The next leg of the journey was a 9-hour drive to the south rim of the Grand Canyon.  Well, 9 hours once we got to the highway, which we didn’t before one of our cars (of our caravan of three) got a flat tire in Moab.  As fate would have it, we were lucky where we stopped to wait for the new tire!  The gas station we were at turned out to be in the same parking lot as a pretty nice RV park, with a nice bathroom, water spout, and–dare I say it–a swimming pool.  We spent the first bit of our wait sitting in the parking lot looking longingly at the pool, but after an hour of waiting in the beating sun and realizing that we probably wouldn’t get kicked out, we moved our party into the swimming pool area (which was not locked).  Some people went swimming, but even just laying on the pool chairs was wonderful.  I guess the lesson is to make the best of any situation!  Especially when there’s conveniently a swimming pool nearby.

Two and half hours and one new tire later, we were on the road to the Grand Canyon.  Driving through the desert, we stopped at the Mexican Hat Rock, passed through Monument Valley, and enjoyed a constant Mars-like view of vast tracts of orange sand and rock.  With never-ending orange sand and cliffs dominating the scenery, I drifted off into sleep…..only to wake up that night to SNOW at the Grand Canyon.

Well, color me confused.  Apparently, I wasn’t so out of my element in the Southwest.  Minnesota had prepared me better than I had thought–but I can’t say so much for our tents.  Some of our equipment definitely was not built to be used in the snow.  Consequently, we had to get even more cozy with our neighbors as we squished into fewer tents.  Waking up to snow on the roof of our tents and seeing our breath was surely a wake-up call I didn’t expect on the morning of our expedition into the Grand Canyon.  Again, we were separating and taking two different trips into the canyon for a two-day, overnight hike.  Eventually we got all of the supplies and food separated into the two groups and took off.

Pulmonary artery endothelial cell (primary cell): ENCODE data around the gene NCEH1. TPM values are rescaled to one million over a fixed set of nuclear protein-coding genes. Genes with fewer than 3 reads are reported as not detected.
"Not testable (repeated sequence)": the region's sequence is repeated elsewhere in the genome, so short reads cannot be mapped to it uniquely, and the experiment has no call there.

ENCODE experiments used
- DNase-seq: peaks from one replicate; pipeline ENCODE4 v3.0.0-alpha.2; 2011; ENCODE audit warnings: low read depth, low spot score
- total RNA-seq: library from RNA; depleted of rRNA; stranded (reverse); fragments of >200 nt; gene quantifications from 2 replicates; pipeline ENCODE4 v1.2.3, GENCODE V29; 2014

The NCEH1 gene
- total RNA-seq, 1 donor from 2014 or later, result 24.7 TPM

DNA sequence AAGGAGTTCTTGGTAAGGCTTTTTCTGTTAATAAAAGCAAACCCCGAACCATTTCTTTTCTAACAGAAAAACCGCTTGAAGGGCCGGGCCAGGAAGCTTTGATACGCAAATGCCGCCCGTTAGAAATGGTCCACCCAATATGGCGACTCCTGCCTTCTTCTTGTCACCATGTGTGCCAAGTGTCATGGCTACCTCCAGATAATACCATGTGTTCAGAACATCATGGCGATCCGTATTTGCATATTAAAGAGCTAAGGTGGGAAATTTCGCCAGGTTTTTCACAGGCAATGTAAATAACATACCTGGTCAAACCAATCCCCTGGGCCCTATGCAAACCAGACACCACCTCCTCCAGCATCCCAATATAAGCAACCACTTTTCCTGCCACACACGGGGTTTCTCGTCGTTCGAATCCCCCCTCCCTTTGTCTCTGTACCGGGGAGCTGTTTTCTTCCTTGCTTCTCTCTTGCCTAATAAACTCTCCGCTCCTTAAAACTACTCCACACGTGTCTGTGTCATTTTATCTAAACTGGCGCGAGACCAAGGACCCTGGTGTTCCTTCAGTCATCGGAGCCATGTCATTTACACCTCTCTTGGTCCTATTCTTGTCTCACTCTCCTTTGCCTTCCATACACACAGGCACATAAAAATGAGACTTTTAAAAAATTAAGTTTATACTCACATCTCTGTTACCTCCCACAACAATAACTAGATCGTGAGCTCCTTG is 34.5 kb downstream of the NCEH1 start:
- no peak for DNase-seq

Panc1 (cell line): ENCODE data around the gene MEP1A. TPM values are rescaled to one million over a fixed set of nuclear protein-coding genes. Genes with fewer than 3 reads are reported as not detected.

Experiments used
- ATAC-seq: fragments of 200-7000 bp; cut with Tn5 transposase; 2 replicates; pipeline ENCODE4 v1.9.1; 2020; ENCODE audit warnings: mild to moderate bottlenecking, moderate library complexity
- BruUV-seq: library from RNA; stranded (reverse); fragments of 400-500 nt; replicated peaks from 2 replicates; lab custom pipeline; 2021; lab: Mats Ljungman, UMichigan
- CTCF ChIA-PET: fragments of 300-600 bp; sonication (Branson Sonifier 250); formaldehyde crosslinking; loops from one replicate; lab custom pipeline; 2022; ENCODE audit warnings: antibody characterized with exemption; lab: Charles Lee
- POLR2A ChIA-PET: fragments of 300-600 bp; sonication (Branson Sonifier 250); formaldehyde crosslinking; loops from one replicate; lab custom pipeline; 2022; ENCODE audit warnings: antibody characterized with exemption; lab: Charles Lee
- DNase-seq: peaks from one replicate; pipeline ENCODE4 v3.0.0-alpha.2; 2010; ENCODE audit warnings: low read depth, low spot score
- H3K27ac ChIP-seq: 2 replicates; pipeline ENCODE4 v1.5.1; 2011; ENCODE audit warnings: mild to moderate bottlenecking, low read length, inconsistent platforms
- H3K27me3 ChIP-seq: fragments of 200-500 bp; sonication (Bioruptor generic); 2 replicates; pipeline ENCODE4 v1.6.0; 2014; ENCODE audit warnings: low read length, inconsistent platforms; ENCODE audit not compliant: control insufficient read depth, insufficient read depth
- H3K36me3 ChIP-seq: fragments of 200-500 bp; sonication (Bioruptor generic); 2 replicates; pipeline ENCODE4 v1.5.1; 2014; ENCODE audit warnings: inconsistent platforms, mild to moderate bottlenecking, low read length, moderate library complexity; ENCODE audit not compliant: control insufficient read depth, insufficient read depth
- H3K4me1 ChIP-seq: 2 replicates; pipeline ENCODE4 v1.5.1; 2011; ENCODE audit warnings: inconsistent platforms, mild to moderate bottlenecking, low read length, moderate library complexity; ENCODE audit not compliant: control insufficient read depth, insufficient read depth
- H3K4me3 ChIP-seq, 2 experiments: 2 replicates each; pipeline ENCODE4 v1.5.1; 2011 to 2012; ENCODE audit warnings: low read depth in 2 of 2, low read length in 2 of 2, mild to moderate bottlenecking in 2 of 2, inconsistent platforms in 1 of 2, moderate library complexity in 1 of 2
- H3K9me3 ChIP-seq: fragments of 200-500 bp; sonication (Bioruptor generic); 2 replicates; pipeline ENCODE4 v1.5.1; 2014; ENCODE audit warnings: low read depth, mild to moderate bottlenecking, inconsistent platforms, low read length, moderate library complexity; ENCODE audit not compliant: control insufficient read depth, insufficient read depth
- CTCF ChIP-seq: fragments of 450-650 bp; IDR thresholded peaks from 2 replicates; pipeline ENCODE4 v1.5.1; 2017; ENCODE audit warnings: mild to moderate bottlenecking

Like I said, this whole trip was early on in the season, so people were looking at us pretty strangely when we were at the top of the look-out getting our packs ready to descend.  Tourists shivering in jackets, hats, and gloves were very curious who these weirdos were.  Considering a good portion of our initial descent was through snow, I can understand where they were coming from.  Eventually we got through the slippery snow (which was pretty scary and dangerous at times!) and found a great spot jutting out into the canyon to have lunch.  Taking our time, we tried to soak it all in, but I don’t think you can really grasp the vastness of the canyon.  It was really incredible.  Continuing on, we gradually de-layered until shorts and a t-shirt were the norm–strange to think it was parkas up at the top just a few hours earlier.  Apparently, there is about a 20 degree difference between the top and bottom of the canyon.  Aside from the slipping and sliding on the snow, the hike down into the canyon was a beautiful and scenic breeze.  We camped on a huge mesa surrounded by the south rim and were the only ones camping there that night.  Again, it’s hard to describe such an amazing place and hard even to completely take it all in while you’re there.

The next day’s hike was backtracking on the same one as before, and we even stopped for lunch at the same spot as before–nothing could beat it.  This was definitely not as strenuous as the Canyonlands ascent, but we still celebrated like champions once we got back to the top!  After conquering the Colorado River, Canyonlands, and the Grand Canyon, the whole group was pretty pumped for a night of relaxing at Katie’s cabin in Arizona.  Then, it was an early start to the day and a 30-hour drive straight through Saturday night back to Evanston!  I would say that getting sick on the way back was a real bummer, but I’m not going to pretend that taking NyQuil and getting a lot of sleep was a letdown.

Check out my photo album on Facebook for more pictures!

Did I mention that we ran out of gas in Nebraska….?  Don’t worry, we’re just pushing the car to the side of the road to wait.  Ah, the beauty of having a three-car caravan in case one breaks down.  Hilarity ensued, of course.  Oh well, c’est la vie!

Wear Sunscreen.

One Response to “Canyon: The Ultimate StairMaster”

  1. Kate Brouillet January 18, 2012 at 5:26 pm #


    We are producing a PowerPoint presentation and a video for a local non-profit, and would like to use a photograph from your site of the people pushing the van. Could you give us your permission and provide us with the information you would like us to include for the photo credit?

    Thank you!
    707 526 1080